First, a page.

LinkedIn or Facebook groups- Free:
Use your industry keywords to find groups on LinkedIn or Facebook. Then join those groups and interact with the community. Ask them questions from which you can learn answers about the problem you’re solving.
For example, if I wanted to launch a meal delivery kit- the problem to be solved might be: people don’t have time to grocery shop and plan meals.
I might ask the community about the hardest part of meal prep and planning. When people answer your question, you can follow up with them personally with a “discovery interview” request.
Reddit (5 Sub-reddits)- Free:
Reddit is great because it’s all about conversation and the members tend to be brutally honest. It’s a very entrepreneur-focused platform and many of the “groups” (called subreddits) are focused on startups.
With Reddit, there are rules about what you can post in the forums and how you have to structure the post. Be sure to read those and comply or your post will be removed. Once you ask a question or submit a post- follow up with the accounts who respond.
The downside of Reddit is that you can’t search for individuals using filters and most people don’t use their real name as their username, so I would think about Reddit more as “anonymous feedback” rather than a place to conduct user interviews but, I have had many meaningful discussions with the users on that platform- there are humans behind those screens after all.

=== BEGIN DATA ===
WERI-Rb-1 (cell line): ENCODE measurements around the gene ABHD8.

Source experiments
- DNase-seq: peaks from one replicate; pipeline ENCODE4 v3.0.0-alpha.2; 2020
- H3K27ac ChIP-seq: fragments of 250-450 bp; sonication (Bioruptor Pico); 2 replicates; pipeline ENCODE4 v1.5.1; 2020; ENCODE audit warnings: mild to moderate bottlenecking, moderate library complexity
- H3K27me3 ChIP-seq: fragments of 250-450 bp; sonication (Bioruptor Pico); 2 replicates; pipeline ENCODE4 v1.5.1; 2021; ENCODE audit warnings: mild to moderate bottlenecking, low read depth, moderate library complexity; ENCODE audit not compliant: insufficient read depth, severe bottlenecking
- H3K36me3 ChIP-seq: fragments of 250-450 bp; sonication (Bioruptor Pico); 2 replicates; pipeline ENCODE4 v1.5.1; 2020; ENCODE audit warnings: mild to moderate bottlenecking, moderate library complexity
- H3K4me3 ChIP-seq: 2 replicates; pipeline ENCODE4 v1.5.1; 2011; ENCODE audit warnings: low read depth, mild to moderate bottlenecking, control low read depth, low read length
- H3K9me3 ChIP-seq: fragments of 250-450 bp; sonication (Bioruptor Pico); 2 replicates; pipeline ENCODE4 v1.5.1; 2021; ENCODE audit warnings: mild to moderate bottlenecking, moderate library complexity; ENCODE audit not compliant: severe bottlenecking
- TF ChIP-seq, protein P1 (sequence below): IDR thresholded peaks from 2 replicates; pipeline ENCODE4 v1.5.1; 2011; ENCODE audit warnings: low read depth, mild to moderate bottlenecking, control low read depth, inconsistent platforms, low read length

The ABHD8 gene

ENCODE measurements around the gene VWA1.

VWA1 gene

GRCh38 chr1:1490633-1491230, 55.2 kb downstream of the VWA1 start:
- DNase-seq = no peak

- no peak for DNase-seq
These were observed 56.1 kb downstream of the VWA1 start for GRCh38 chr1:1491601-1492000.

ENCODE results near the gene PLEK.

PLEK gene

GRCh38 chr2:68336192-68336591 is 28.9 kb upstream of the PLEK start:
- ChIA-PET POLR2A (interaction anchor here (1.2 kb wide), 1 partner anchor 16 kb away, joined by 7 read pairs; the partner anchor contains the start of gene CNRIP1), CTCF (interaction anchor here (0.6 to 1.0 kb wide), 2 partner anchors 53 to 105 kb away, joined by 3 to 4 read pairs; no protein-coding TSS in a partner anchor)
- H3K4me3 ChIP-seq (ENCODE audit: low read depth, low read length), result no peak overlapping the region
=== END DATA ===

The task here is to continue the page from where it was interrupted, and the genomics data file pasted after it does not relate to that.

Quora is a question-and-answer platform. Essentially, people come to Quora with a question, and others on the platform answer that question. This is a platform that can definitely be used to gather customer feedback. Most users are genuinely looking to help others by providing useful insight and answer questions in their domain of expertise.
To go back to our travel example, let’s say you’re launching an app that helps solo-travelers find each other and meet up. You would search Quora for questions related to your problem space (perhaps- how does it feel to travel alone). Read the answers and contact those members.
To use this platform for primary research, simply submit the question you need answered (try to keep it problem focused- not solution focused) and wait for responses to come in. You will learn a great deal from the answers people give- but you can also follow up directly with a message asking if a user might be willing to do a short interview with you or answer some survey questions.